A report by Azam Ahmed for the New York Times.
Guy Philippe is among the most feared men in Haiti, a nation with a rich history of men worthy of fear.
The United States Drug Enforcement Administration wants him for narcotics trafficking; the Haitian government for killing police officers. He led an armed rebellion that ousted a president and has survived, by his count, seven attempts on his life. From his redoubt on the rocky shoreline of southeast Haiti, he has evaded capture for nearly a decade.
Now, Hurricane Matthew has done what neither government nor armed forces have managed to accomplish: bring the outlaw commander to his knees.
“I don’t like to beg, but this time I have to,” Mr. Philippe said, touring the devastation wrought on his hometown, Pestel, an area of some 80,000 people ensconced in a natural fortress of rugged mountains. “It’s the first time in my life I feel I can do nothing for my people. They are starving.”
Like much of the country’s southern peninsula, Mr. Philippe’s hometown is writhing beneath the weight of disaster. Hardly a home is free of damage on the hourslong ride into town, nor a tree unflayed by the wind. The hurricane raked nearly every farm folded in the curtained mountains under his control, robbing 80 percent of the population of their main food source.
Villagers walk for hours to the nearest town in search of basic staples. Prices have risen sharply, emptying the pockets of those who can least afford it, forcing some into banditry to tend to their needs.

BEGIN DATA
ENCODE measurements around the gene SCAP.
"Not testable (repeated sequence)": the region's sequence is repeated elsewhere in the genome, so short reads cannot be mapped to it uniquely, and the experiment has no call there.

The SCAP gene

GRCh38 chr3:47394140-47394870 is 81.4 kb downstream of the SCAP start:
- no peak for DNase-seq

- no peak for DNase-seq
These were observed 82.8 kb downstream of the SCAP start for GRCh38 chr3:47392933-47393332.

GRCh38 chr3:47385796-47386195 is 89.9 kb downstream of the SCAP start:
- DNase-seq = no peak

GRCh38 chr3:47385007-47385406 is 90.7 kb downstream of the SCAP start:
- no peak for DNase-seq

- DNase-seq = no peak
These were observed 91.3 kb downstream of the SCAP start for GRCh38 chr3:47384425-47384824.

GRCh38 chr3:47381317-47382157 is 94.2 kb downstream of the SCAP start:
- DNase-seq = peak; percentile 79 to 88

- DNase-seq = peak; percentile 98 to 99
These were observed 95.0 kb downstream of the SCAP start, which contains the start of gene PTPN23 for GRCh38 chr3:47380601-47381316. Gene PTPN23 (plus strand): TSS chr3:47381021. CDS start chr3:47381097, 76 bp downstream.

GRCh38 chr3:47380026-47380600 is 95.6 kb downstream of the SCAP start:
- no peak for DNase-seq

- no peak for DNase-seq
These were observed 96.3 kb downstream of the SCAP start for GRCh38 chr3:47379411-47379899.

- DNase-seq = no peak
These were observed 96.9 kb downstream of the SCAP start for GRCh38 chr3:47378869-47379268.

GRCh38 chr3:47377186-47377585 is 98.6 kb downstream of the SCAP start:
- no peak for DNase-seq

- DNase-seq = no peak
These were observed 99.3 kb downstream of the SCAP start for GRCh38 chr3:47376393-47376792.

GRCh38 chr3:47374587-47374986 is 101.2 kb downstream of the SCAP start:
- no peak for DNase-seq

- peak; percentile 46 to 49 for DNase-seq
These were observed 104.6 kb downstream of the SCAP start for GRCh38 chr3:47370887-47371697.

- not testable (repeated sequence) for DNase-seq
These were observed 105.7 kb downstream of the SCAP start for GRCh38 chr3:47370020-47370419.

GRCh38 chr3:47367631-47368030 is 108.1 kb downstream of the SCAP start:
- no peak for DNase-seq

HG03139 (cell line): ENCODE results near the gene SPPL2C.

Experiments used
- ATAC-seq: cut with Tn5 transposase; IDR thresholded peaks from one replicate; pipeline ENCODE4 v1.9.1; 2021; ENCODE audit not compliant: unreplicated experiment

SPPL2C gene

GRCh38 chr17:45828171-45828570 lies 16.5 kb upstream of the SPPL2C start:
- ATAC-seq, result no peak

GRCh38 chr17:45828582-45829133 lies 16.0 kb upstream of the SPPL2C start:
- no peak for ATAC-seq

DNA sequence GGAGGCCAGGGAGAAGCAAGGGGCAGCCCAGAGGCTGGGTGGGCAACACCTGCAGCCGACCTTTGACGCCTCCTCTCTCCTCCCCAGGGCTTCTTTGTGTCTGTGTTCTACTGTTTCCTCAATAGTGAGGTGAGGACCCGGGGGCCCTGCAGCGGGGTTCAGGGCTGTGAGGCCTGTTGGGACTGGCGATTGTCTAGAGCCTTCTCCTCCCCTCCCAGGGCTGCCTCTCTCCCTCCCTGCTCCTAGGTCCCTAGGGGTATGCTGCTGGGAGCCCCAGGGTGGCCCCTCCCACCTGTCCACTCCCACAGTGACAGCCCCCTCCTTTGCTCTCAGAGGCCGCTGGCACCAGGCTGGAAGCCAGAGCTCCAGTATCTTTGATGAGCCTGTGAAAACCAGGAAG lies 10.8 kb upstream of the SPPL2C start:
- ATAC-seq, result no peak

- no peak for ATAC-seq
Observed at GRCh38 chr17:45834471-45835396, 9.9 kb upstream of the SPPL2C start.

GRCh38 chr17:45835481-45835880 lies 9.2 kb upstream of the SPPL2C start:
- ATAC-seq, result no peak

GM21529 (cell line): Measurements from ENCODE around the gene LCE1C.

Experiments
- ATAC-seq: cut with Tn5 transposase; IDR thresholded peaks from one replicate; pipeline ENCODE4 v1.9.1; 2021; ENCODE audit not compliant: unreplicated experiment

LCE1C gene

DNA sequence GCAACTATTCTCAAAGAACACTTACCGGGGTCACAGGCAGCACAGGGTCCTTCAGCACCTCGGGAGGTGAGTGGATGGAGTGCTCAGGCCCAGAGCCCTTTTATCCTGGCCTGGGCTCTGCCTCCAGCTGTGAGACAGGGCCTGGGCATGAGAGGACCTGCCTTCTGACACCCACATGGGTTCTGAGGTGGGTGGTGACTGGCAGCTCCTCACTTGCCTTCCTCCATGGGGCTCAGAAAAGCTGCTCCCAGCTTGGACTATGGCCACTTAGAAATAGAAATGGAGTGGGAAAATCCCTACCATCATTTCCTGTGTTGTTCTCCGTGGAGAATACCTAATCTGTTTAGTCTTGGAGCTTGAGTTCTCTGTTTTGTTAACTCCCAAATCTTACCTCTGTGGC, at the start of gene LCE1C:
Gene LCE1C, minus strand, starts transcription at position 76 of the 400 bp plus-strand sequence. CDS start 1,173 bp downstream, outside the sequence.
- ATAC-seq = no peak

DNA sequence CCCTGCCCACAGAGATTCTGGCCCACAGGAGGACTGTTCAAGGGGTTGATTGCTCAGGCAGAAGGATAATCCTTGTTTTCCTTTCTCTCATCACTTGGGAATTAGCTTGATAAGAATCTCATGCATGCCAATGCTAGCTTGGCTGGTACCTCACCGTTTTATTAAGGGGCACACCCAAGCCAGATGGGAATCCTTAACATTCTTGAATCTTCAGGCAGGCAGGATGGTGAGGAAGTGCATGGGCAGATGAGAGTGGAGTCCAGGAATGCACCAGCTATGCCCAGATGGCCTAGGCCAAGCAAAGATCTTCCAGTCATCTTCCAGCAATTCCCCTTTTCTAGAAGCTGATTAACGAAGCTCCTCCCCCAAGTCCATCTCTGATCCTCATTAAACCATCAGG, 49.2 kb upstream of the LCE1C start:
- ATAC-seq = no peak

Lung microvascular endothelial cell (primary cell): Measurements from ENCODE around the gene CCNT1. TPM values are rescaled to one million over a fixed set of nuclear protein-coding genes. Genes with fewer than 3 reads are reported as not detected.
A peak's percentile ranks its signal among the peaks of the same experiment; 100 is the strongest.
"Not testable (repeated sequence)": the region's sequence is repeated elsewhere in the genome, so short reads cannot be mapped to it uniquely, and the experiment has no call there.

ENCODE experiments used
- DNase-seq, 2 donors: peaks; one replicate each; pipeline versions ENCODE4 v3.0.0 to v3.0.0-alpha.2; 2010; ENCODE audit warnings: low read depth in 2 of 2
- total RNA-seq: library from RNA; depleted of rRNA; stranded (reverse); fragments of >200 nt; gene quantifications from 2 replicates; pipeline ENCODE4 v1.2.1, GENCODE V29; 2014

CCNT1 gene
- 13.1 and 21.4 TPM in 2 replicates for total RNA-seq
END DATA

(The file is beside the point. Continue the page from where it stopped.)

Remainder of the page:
“How can we live like this?” said Mr. Philippe, who looks at least a decade younger than his 48 years. “We cannot have a country like this, where 80 percent of the people are living in poverty.”
While aid has already reached many areas in southern Haiti, especially the big cities, the remote corners have found little support from the convoys of trucks laden with food and medicine that groan up and down the highway.
This, experts say, is how it often goes at first with recovery efforts.
But Mr. Philippe has another theory for why his town has been excluded from government and international aid, despite it being the second-largest population center in the Grand Anse department. “They are punishing the people because of me,” he said in perfect English, one of four languages he speaks.
But hunger, he said, should be beyond politics. If it would make a difference, if it would make the aid groups and others feel safer, he said, he would leave the area. “If it will help, I will go to jail so that people can eat here,” he said. “Or I will leave for however long it takes.”
“Just bring food here,” he said.
Mr. Philippe’s animosity toward the current interim government is well known. In 2004, he helped oust President Jean-Bertrand Aristide from office. Today, Mr. Aristide’s former interior minister, Jocelerme Privert, who was bested by Mr. Philippe’s forces, is the interim president of Haiti.
In a nation as small as Haiti, the circle of power is intimate. Mr. Philippe, who was once a top police official, has been enemies or allies with most in power. “Most of them fought like they wanted to live a 1,000 years,” he said.
Given his reputation, and his scores of armed supporters, Mr. Philippe could easily take the aid that is passing through Grand Anse. But he knows this will only further isolate him from the legitimacy he craves.
“They would call the local radio 10 minutes later to denounce Guy Philippe as a bandit,” he said. “And in the end, it would be worse for my people.”
And besides, he has a political campaign to consider. Mr. Philippe is running for a national Senate seat, an election that has been delayed for more than a year now as the country’s political discord sows unrest.